The sports world is reeling Monday morning after an onslaught of racist vitriol was spewed on social media toward members of England’s soccer team following Sunday’s Euro 2020 final, in which England was beaten by Italy in penalty kicks.
All three missed, sealing the victory for Italy.
It was a bitter defeat for England, which jumped out to an early 1-0 lead in the game and hasn’t won an international championship since the 1966 World Cup.
Almost instantly, Instagram and Twitter became inundated with waves of racist abuse aimed at the young stars, all of whom play for top-flight clubs in Europe.
The outpouring of hate has received widespread condemnation.
“We’re disgusted that some of our squad — who have given everything for the shirt this summer — have been subjected to discriminatory abuse online after tonight’s game,” the national team tweeted. “We stand with our players.”
Prince William, who is the head of England Football Association, tweeted that he was “sickened” by abuse, calling it “abhorrent.”
Unfortunately, the racist outpouring highlights a well-documented problem within European soccer that has yet to be solved.
Earlier in the tournament, Austrian forward Marko Arnautović was suspended one game for racist comments made to a North Macedonia player.
In February, the Premier League launched its “No Room For Racism” campaign aimed at stopping racism across the game as well as making career opportunities in professional soccer more accessible for people of color.
The English team itself decided to take a stand against racism during the tournament, taking a knee before all its games as a show of solidarity with the Black Lives Matter movement.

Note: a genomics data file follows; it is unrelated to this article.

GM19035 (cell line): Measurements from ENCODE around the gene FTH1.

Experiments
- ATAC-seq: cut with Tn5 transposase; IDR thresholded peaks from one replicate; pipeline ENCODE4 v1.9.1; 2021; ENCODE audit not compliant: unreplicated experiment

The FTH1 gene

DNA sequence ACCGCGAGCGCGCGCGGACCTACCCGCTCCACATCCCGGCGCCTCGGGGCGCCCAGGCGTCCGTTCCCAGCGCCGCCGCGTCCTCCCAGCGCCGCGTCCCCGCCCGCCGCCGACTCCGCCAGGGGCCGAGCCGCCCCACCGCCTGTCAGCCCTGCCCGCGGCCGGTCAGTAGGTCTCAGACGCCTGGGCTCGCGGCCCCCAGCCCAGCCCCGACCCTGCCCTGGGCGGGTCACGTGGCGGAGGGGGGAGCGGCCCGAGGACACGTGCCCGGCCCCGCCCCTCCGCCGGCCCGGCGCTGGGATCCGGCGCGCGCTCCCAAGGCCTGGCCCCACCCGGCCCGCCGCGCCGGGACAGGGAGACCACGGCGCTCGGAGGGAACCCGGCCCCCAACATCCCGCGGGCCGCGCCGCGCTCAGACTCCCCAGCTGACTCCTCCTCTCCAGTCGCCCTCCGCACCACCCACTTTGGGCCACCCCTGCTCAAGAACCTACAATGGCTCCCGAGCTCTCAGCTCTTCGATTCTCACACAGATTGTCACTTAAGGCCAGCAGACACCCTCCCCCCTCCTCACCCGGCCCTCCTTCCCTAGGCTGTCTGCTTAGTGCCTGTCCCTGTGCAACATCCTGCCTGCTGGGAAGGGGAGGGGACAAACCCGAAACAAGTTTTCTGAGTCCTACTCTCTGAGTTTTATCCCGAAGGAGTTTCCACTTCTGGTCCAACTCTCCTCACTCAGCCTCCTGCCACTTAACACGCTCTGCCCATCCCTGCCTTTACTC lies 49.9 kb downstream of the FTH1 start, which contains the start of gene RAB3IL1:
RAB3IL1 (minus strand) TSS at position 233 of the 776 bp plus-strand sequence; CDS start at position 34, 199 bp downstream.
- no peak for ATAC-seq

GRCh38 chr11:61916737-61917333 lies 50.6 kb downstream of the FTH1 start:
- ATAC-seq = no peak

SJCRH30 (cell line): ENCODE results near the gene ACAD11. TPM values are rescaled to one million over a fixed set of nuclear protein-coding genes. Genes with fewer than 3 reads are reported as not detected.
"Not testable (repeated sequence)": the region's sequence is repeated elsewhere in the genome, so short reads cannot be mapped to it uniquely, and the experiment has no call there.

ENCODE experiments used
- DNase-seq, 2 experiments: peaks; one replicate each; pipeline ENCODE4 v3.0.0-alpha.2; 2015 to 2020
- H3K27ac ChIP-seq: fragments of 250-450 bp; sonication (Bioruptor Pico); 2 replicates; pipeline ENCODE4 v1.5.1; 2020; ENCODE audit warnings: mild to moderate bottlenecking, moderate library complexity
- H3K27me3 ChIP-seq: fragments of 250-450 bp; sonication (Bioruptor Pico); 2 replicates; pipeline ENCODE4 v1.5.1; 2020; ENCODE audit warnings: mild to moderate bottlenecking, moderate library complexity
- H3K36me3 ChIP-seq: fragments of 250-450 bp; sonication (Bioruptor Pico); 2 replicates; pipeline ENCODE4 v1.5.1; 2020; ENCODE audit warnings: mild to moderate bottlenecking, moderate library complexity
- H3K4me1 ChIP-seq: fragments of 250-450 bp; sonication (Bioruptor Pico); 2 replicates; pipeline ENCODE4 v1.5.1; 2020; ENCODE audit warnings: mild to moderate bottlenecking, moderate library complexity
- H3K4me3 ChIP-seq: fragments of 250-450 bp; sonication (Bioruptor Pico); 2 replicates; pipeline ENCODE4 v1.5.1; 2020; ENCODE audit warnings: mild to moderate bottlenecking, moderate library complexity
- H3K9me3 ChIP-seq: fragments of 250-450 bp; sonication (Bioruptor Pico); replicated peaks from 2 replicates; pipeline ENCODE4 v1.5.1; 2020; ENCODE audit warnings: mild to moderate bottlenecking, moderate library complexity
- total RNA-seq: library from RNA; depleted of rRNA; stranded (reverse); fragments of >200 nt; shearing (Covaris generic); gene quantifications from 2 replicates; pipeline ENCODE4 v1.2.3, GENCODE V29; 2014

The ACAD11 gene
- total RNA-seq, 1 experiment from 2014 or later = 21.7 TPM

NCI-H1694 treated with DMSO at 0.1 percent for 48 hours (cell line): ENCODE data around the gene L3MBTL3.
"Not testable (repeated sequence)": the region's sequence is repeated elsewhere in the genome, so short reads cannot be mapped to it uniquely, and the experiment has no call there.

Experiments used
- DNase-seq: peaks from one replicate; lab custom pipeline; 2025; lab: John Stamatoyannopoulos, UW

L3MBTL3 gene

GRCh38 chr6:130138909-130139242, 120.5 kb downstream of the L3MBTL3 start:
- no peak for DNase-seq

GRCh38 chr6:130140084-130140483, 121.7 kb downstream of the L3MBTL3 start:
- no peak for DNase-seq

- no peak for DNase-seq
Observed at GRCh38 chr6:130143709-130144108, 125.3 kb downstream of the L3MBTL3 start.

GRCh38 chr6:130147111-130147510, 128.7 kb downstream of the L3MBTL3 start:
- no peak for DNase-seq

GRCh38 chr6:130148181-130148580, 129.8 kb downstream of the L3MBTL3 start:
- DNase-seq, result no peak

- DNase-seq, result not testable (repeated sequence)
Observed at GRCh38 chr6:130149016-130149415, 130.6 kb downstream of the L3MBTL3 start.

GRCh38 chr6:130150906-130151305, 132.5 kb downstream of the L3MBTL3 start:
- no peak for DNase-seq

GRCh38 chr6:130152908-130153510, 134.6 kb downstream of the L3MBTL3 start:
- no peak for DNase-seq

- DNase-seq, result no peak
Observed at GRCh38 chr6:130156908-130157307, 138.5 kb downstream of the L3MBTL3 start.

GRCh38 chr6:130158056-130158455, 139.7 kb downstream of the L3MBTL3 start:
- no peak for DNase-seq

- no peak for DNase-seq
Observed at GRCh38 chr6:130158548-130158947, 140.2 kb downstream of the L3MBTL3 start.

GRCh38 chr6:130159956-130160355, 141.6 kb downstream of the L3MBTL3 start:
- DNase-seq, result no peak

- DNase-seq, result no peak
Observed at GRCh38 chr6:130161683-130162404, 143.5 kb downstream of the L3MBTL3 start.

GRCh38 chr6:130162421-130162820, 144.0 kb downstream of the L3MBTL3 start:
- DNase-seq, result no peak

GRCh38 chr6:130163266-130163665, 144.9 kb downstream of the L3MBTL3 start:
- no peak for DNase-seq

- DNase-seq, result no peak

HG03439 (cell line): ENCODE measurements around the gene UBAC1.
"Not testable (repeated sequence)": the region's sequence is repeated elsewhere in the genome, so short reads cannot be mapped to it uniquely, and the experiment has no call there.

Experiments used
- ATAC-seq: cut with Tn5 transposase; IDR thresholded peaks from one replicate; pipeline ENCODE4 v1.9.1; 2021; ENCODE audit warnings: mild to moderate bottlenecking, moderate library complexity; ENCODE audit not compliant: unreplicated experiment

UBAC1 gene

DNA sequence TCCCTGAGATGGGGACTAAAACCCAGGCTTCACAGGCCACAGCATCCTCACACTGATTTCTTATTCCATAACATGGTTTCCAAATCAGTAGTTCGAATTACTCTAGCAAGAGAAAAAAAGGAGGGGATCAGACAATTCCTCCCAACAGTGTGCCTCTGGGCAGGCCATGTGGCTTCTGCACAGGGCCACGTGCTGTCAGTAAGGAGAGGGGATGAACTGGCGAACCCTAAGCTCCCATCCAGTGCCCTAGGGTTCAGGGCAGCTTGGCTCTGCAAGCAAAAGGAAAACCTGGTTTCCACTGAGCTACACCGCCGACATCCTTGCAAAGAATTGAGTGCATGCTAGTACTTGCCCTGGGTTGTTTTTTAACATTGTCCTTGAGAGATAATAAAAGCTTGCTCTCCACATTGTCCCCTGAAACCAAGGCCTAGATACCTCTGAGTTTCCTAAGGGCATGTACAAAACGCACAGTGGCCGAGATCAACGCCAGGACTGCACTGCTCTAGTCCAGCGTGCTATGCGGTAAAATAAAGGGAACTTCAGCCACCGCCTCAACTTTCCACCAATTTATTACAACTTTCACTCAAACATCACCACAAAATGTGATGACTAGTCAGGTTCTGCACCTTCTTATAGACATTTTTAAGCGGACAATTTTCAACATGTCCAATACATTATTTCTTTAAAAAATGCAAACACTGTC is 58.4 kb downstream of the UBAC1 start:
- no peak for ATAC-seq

It did so before its championship tilt with Italy as well, with players of the Italian side also taking part in the gesture.
England was met with boos when it started doing this at the beginning of the tournament and even failed to gain the initial support of British Prime Minister Boris Johnson.
After sharp criticism, Johnson changed his tune, urging the entire country to get behind the team.
The oft-controversial leader also spoke out against the hate speech following the match, tweeting that the players should “be lauded as heroes, not racially abused on social media.”
“Those responsible for this appalling abuse should be ashamed of themselves,” Johnson added.
However, some have continued to chastise the prime minister’s leadership, saying that his support for the team kneeling should have been absolute from the start.
“[English manager] Gareth Southgate and the players a few weeks ago, about five days on the trot told us that they were taking the knee to promote equality and it was against racism,” former English international coach Gary Neville told Sky News on Monday. “The prime minister said it was OK for the population of this country to boo those players who are trying to promote equality and defend against racism; it starts at the very top.”